By: Keith Ryan Cartwright May 04, 2014@ 07:40:00 PM
COLORADO SPRINGS, Colo. ― The difference between winning a world title and contending for a world title is the ability to take advantage of opportunities when they present themselves and so far this season, Fabiano Vieira has done just that.
In Colorado Springs, Colorado, he finished fourth in the Built Ford Tough Series event after leading all weekend, however, he dislocated his right shoulder and came down less than a second shy of riding his final bull, which would have given him his third event win of the season.
Instead of celebrating his assent back to the No. 1 position in the world standings, he was assisted to the sports medicine room where the medical staff – led by Rich Blyn – reduced his shoulder and later listed the 32-year-old as questionable for next week’s Last Cowboy Standing in Las Vegas.
Vieira has experienced ongoing issues with his right shoulder throughout the year.
Vieira, who reclaimed the top spot in the world standings for the first time since a two-week stand to open the season, is expected to compete next week in large part because it’s the last BFTS event leading into a sustained summer break, in which many of the top-ranked riders compete at Touring Pro Division events, as well as internationally.
Following the nationally-televised event in Las Vegas, the riders will have 13 weeks off until the BFTS resumes in Tulsa, Okla., on Aug. 15. Like many of his fellow Brazilian riders, Vieira was planning to compete all summer at PBR events in his home country.
This was the first time his shoulder came out, and it was easily reduced, however, the sports medicine staff will likely advise him to take the summer off, especially since he declined surgery earlier this season.
“No surgery,” Vieira coincidentally said in an interview Saturday night, when asked about his shoulder. “I want to make points.”
Vieira said he had been concentrating on riding one bull at time.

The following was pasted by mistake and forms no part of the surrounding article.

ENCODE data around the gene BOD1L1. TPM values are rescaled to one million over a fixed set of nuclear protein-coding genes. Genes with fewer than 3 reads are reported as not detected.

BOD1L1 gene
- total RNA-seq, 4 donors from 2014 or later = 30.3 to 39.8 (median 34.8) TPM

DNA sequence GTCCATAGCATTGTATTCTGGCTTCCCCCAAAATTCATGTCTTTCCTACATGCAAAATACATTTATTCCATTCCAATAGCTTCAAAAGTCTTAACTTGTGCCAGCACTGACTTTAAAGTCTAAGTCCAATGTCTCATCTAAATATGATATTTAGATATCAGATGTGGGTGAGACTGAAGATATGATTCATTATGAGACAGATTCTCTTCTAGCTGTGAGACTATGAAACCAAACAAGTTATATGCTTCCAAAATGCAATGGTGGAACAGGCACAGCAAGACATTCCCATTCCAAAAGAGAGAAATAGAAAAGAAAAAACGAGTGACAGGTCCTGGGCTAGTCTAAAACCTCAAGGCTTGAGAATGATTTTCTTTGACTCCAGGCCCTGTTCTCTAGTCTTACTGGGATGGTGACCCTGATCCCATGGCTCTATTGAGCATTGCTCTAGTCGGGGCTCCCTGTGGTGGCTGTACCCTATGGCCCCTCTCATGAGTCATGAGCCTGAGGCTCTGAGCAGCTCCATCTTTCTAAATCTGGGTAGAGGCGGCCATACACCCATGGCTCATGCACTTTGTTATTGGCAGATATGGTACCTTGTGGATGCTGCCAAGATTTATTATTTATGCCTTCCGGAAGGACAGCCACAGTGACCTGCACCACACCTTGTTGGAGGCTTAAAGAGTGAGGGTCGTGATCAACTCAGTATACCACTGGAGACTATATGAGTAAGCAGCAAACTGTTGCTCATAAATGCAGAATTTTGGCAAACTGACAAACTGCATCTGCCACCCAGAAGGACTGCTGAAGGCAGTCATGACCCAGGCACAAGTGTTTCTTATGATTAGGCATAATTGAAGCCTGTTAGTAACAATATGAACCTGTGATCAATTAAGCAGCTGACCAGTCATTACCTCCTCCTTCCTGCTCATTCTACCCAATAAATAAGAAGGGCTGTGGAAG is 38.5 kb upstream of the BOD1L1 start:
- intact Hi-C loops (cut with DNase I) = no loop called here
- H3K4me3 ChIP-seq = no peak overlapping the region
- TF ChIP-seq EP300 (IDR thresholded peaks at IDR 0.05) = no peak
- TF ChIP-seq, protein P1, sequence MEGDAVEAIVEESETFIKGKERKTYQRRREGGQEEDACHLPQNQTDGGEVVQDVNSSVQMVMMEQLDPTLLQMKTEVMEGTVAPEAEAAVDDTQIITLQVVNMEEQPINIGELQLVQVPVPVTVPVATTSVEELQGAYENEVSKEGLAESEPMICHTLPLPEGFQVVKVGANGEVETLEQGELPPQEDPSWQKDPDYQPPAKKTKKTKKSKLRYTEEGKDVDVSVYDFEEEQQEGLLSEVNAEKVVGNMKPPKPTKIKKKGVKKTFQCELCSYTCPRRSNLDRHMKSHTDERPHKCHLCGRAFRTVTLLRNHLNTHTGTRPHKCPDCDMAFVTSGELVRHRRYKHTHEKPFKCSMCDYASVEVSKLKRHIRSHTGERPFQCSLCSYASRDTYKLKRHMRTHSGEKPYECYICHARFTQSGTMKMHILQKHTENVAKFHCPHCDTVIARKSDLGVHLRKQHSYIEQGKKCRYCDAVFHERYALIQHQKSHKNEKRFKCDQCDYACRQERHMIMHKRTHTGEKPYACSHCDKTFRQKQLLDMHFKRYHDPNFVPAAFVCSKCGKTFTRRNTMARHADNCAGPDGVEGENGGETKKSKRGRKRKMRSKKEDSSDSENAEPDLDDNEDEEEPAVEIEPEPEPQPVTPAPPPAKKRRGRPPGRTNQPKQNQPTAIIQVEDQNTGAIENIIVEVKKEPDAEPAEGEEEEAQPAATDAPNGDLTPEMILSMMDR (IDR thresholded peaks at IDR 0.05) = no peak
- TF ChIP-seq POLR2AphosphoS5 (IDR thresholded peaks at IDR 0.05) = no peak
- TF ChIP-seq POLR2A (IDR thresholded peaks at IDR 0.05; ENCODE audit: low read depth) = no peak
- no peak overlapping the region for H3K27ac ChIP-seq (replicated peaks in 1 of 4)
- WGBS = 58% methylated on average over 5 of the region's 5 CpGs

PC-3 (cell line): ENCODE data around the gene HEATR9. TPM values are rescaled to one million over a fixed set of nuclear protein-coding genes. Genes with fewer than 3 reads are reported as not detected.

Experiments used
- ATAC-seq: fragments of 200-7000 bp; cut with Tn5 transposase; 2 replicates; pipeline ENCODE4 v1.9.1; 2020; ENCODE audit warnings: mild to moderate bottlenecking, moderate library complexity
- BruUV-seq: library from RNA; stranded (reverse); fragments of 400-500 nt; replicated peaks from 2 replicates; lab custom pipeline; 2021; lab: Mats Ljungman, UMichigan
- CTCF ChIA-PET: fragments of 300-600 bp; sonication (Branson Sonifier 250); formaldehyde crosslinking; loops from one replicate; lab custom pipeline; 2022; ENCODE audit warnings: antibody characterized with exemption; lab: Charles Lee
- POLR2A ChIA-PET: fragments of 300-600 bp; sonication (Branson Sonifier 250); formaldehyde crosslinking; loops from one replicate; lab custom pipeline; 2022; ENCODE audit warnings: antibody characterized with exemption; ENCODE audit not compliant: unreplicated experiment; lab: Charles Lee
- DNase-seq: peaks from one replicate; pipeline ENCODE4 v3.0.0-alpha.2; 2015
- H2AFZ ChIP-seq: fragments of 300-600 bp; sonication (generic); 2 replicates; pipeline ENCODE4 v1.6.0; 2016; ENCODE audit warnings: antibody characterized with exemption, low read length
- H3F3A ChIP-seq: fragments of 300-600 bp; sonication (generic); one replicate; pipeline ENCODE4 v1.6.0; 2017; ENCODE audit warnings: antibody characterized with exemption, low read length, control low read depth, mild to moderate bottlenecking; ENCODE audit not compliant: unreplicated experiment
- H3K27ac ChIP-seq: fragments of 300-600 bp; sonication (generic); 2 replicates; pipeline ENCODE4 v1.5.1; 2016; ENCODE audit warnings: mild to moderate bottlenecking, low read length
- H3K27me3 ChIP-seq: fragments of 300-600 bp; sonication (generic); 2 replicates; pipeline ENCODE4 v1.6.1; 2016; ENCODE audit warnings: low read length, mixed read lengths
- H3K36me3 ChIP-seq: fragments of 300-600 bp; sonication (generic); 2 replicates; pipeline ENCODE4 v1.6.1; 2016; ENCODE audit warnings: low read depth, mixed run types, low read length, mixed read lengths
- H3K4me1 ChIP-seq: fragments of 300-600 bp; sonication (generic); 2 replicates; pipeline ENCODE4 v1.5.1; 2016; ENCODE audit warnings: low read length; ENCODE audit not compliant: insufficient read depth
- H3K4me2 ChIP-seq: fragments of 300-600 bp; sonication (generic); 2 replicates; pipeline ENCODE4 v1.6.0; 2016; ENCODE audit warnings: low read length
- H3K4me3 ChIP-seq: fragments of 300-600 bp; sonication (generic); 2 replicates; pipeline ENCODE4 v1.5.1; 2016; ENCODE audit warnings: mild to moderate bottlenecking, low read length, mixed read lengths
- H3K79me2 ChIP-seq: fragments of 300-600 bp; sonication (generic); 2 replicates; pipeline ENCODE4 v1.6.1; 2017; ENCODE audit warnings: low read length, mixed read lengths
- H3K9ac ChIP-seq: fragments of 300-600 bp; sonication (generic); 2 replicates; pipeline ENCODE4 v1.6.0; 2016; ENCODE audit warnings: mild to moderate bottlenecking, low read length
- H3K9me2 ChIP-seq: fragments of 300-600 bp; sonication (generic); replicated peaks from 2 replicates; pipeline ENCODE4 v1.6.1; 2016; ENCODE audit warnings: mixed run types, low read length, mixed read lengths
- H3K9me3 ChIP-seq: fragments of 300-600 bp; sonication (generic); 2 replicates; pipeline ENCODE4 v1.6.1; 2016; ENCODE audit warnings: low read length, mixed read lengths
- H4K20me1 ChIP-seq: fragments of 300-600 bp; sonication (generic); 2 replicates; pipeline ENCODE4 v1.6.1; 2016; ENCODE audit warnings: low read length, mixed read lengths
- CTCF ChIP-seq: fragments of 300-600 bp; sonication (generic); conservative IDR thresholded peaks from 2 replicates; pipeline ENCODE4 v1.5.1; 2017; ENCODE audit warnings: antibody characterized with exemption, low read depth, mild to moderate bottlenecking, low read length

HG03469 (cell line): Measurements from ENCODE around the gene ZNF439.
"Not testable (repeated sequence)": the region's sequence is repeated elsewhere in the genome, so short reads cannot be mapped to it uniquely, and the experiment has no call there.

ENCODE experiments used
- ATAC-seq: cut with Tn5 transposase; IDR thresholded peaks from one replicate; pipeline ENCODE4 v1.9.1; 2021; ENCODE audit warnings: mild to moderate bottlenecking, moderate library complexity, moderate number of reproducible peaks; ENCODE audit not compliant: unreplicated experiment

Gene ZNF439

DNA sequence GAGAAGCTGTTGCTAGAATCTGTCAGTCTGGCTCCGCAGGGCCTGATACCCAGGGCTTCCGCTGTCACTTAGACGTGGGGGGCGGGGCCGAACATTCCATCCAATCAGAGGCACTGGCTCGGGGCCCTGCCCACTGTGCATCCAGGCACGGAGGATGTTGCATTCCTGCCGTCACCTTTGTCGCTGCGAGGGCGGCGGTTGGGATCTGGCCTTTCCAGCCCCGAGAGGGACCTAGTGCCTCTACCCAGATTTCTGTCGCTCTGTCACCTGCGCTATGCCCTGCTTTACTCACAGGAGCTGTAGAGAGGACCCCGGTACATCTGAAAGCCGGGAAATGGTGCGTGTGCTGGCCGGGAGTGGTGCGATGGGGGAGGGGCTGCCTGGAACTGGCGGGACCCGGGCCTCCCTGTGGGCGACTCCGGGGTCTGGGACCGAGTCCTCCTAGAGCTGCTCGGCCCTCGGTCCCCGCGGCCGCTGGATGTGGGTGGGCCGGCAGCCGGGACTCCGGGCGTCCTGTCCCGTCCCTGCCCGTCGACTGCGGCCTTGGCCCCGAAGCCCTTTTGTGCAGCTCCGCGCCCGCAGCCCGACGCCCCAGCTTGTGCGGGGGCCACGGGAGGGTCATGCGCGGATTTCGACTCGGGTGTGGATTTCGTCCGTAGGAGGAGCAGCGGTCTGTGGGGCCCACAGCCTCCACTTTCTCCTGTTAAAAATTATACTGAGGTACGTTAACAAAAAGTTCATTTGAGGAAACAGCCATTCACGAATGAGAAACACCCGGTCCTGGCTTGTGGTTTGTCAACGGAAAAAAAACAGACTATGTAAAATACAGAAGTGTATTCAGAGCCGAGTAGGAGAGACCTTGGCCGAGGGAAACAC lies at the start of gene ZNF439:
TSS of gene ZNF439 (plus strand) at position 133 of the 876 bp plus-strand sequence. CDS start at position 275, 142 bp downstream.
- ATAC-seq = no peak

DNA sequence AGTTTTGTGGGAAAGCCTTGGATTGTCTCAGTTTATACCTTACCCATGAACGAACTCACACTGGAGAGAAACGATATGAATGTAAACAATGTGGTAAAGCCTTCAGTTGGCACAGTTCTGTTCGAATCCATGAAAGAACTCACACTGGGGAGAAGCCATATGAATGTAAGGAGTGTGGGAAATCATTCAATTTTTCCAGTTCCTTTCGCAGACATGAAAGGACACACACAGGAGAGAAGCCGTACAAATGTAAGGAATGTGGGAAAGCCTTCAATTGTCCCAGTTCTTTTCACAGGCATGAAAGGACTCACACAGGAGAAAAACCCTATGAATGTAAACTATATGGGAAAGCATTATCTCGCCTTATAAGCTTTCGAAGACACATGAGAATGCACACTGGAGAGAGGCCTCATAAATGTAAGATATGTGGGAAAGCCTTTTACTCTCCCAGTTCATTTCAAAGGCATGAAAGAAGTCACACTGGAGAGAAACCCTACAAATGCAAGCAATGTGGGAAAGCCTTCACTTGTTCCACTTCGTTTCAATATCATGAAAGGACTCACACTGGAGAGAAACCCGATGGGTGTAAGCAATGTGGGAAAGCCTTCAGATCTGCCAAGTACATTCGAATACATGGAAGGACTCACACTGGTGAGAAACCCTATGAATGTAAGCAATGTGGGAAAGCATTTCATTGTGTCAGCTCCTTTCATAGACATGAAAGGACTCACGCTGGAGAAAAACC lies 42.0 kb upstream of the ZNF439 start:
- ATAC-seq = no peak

This weekend in Colorado Springs, he went 4-for-5, including the 15/15 Bucking Battle, progressively closing the standings gap with Guilherme Marchi on Friday and Saturday nights, before finally passing the 2008 World Champion on Sunday afternoon.
“I think he’s riding as good as anybody we have right now,” said nine-time World Champion and current PBR broadcaster Ty Murray. “I’ve seen that from him in the past. Ever since he came around, I’ve been talking pretty high about him.
“I think it’s always a learning curve for somebody to figure out how to make a living riding bulls.”
By that, Murray is referring to learning and knowing how to avoid injuries.
For a second season in a row, Vieira once again has to be consciously aware of an injury that could impact the outcome of his season. According to Murray, the difference between a World Champion and contenders is the ability to remain relatively healthy in what is the most dangerous sport in the world.
Last year, Vieira missed three weeks with a fractured right ankle, and then missed eight of the last 10 events after aggravating a left groin strain.
In 2012, he missed the first six events of the season while finalizing his immigration paperwork.
In fact, earlier this weekend, Vieira talked about the sense of urgency he feels in 2014.